True Blood season 4 episode 7: Cold Grey Light of Dawn review

It's time for a fiery walk in the sunshine, in this week’s True Blood. Here's Emma's review...

This review contains spoilers.

4.7 Cold Grey Light Of Dawn

These are the weeks True Blood fans live for. Without wishing to come over all Joey Lawrence: woah.

At the beginning of Cold Grey Light of Dawn, it looked as if this week was going to be all about the relationships: Sookie and Diet Eric, Tara and her now ex girlie, Laf and Jesus, even Andy and the homeless, wiccan waitress. Bill’s doom and gloom talk seemed a tad dramatic to begin with – being incredibly old vamps, you’d think there was some sort of contingency plan for occurrences of necromancy – but then, they don’t make you king for nothing. If they can help it. True to his prediction, and almost out of nowhere, the Antonia/Marnie hybrid did exactly what she promised to do.

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On the King’s orders, all the important vamps (but just the important ones) were ordered to chain themselves to their beds, or in Pam’s case, a rather fetching pink coffin, to keep as many of them ‘alive’ as possible. Painful yes, but highly necessary. The Antonia/Marnie hybrid has suddenly become very powerful, and increased her circle of followers from one lonely woman, to a massive handful of slightly less lonely women, and one dude, thanks to the newly recruited Tara.

When Antonia starts levitating, you know the girl means business. And how. Despite Bill’s careful preparations, baby vamp Jess, so grateful for her new undead life, succumbs to the spell and was last seen seconds away from a fiery death. Will the ever so slightly obsessed Jason Stackhouse save her? You bet.

What’s so surprising about this turn of events isn’t Jess’ decision to take a flaming stroll in the afternoon sunshine, but the speed at which this has happened. Antonia has been back on Earth for precisely six minutes, and has managed to cause havoc unchallenged, despite the fact that the vamps knew of her escape fairly quickly. Admittedly, living to feed another day isn’t a terrible idea, but that doesn’t really solve the problem of the next day, or the day after that. Hiding is clearly something vamps do well, but it’s hardly proactive. And definitely won’t help Pam’s face.

And it’s not just Antonia’s speed that’s surprising. We are, after all, only half way through the season, and the Big Bad is already on the rampage. Obviously, Laf needs time to perfect his conduit to the dead routine, but we don’t want any drawn out Maryann-type shenanigans between now and the end of the season. 

Not that there isn’t plenty to other interesting stuff going on to fill the episodes with, chief among them Arlene’s baby’s very own ghost nanny. Thanks to Laf’s new found powers (which are surely tied into his new hair; each time it gets longer, he sees someone new) we now know it’s not Bon Temps’ only non-supernatural serial killer, otherwise known as Renee, haunting the creepy baby. At least, not directly.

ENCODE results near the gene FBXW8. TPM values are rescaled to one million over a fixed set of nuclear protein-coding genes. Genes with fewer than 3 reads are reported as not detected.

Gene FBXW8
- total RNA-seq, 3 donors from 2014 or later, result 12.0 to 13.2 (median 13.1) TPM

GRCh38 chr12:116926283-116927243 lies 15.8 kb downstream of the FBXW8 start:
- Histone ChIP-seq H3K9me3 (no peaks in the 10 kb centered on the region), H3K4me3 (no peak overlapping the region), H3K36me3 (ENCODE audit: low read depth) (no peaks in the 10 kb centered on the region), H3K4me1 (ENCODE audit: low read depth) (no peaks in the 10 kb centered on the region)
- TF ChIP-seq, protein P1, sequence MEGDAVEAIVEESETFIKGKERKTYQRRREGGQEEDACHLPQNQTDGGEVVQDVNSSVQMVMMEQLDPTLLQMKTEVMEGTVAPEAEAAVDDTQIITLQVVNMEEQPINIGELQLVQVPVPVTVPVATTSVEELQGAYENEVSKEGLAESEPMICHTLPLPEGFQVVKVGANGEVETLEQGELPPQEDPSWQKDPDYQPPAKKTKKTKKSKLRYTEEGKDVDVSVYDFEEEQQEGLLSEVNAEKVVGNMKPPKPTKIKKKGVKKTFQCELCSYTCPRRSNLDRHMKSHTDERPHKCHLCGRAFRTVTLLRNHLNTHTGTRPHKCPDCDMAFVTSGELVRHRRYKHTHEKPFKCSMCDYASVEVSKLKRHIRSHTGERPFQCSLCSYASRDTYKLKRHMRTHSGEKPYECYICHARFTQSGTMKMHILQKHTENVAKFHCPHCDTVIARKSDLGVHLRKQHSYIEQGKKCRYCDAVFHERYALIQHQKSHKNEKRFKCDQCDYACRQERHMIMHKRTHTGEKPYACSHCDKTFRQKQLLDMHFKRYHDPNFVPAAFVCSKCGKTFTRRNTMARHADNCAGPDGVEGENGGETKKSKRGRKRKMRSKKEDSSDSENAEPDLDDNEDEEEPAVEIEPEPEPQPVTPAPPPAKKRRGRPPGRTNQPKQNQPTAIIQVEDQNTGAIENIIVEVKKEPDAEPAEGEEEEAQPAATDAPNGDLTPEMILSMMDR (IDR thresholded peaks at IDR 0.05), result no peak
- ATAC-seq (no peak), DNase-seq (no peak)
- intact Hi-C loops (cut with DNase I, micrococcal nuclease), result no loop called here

And then of course, there’s those Mickens’ boys and their shape shifting/accidental girlfriend bedding troubles, which once again sees Tommy homeless and friendless. What’s saddest about this, is Tommy’s complete and total lack of understanding of what happened to him, and why, and that the only two people that could explain it, hate him. This won’t go well for any of them.

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In an episode characterised by sad revelations and shocking spells, perhaps the saddest of all is Andy Bellefleur walking out on his first date in decades, because of the V. Addicts never behave in logical ways, but taking back the flowers was just mean. Also, hilarious. That man is never going to get laid.

One of the great things about this season so far has been its unrelenting pace. The storylines are moving along at a fantastic clip, even when it seems like they aren’t. All of the major storylines developed further in Cold Grey Light of Dawn, but in subtle ways, leaving the Antonia/Marnie hybrid levitation-focused total command of some of the most powerful vamps in Bon Temps room to breathe, and achieve maximum impact.

As long running series go, True Blood has matured into one of the most confident, complex and well-made shows America is currently producing. It’s beautifully written and the cast, without exception, has so far been phenomenal.

Without doubt, this is True Blood’s best season so far, for myriad reasons. Whatever the second half of the season holds, it definitely won’t be boring. But it may well have a few less vamps… 

Read our review of episode 6, I Wish I Was The Moon, here.

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